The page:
Can I take a bunch of photos? (I’m writing a blog here, people!)
Can I get a phone number, so I can reach y’all more directly than the current email?
Are the roads out there in the country too icy? (“Yes, don’t come today – visit Oliver after the workshop on Saturday.” That’s four more days – OK, I can do it.)
When is the toy making day? (cheap parrot toys!)
How will I know if Oliver has chosen me?
How will I know when I am ready to foster Oliver (always, at this adoption center, the first step before adoption)?
What’s holding me back?
Now that I am writing all this, am I going to slow the whole process down to make it a good story :)?
What’s involved in them approving my request to foster Oliver, when I make that request?
Will I need to get a “play stand”? (Nicole has indicated that the center would “probably” provide a cage.) Just how expensive is this going to be?
Is adopting a parrot even financially feasible for someone on a limited budget?
Oliver looks really solid, really hardy compared to some of the fluffier parrots. Are eclectus parrots especially healthy? (less likely to get sick or need a lot of expensive vet attention) For what can I use my regular vet – who I love and who “sees birds”, but is not an “avian vet”?
Thanks for joining me.
Come along on the journey of one old man adopting a parrot. It’s a story of aging and retirement, parenthood, adoption, birds, parrots, animals, the kinship of all life and following our inner light no matter what crazy direction that leads us.
At roughly two hours, this was my first significant visit with Oliver – escorted by Nicole, the vet-tech caretaker. Oliver is very bonded to her. He started by letting out several “screams”: happy to see her and the onset of feeding time? disturbed by the presence of a new person? This behavior repeated only 3-4 times in the last 90 minutes of the visit.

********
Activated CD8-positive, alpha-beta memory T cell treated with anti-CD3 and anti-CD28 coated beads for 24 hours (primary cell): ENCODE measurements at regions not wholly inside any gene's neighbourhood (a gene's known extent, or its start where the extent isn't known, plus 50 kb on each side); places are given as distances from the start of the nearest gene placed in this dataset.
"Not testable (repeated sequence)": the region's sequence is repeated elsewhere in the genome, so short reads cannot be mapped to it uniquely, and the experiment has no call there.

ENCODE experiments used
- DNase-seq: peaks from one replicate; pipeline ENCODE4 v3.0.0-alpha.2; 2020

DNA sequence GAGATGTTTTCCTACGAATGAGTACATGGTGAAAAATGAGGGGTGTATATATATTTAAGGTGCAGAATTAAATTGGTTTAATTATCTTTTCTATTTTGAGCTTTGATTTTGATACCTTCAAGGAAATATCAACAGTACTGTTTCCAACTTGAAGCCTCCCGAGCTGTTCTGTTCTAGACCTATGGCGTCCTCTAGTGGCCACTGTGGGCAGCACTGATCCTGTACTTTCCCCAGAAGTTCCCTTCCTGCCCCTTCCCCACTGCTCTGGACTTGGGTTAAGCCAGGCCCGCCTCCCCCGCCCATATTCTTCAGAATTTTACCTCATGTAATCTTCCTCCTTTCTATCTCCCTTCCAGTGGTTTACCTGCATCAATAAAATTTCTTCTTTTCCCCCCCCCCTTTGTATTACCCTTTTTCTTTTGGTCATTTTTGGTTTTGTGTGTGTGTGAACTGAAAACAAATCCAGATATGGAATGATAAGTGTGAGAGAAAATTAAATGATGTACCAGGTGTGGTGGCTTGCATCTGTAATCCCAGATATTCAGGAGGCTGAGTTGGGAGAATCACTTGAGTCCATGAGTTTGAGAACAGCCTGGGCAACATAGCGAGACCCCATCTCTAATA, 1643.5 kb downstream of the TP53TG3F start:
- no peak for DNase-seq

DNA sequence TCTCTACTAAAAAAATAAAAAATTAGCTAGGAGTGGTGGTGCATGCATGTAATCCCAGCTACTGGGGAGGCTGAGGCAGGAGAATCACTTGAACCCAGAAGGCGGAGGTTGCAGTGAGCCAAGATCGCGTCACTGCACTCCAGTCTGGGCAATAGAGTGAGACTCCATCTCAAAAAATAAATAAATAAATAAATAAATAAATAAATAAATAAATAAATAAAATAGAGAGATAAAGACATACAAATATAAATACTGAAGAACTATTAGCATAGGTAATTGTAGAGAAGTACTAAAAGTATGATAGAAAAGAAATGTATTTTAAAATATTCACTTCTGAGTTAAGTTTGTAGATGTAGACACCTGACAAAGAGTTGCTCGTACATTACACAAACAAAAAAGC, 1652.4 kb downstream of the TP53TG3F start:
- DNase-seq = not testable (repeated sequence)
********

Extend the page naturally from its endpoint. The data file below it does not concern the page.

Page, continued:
Nicole warned me that he is kind of a bully with other birds – and I did see that behavior when he and another parrot were released from their cages and Oliver flew over to him. Not attacking but nudging – pushing the other bird around.
I non-intrusively offered my hand for Oliver to step up on. Nicole said that’s not desirable because he might try to masturbate on my hand – a no-no. Sure enough, later – when Oliver was up on my shoulder, I stretched out my arm for him to climb down and he went right to my hand and started to rub himself on it. We needed to “re-direct” – to offer him the half-hula hoop to climb up on (no negative reinforcement here – not even the word “No”).
Early in the session, when Oliver was on Nicole’s shoulder (not yet coming to me), she pointed out to me his chewing behavior. “He’s regurging – regurgitating his food to feed it to his mate – that’s what they do.” Ooh, makes me feel all romantic just thinking about it. “We’ve got to redirect him.” Late on, when he had decided he liked me, he did this several times with me.
Oliver spent a lot of time on my shoulder, which both of us liked a lot. He gave the tenderest nibbles, with his big beak, on the back of my ear – very sweet. When it was time for me to leave, he didn’t want to come down off my shoulder. Nicole said this was a common challenge. She got him down for me, but I obviously am going to have to get good at doing it for myself.
- We’re sure over the hump – oops, Freudian slip. The mating behavior is problematic, but Oliver has definitely decided that I’m a good guy.
- Although I relaxed more as the visit went on, needing to be so vigilant about mating behaviors kept me off balance.
- When Oliver would flap his wide wings to fly onto my shoulder, brushing them against my face, this was very impressive and would also set me on edge. Was he “flying at me”, which Nicole said he had aggressively done with the husband at the last home? Answer: no, not aggressive – just making his way to my shoulder.
- I have been pre-occupied with him ever since. I did get one photo of him sitting on his cage, which I have not managed to download on to this blog site. I did download it to Facebook and now have a lot of my friends cheering me on.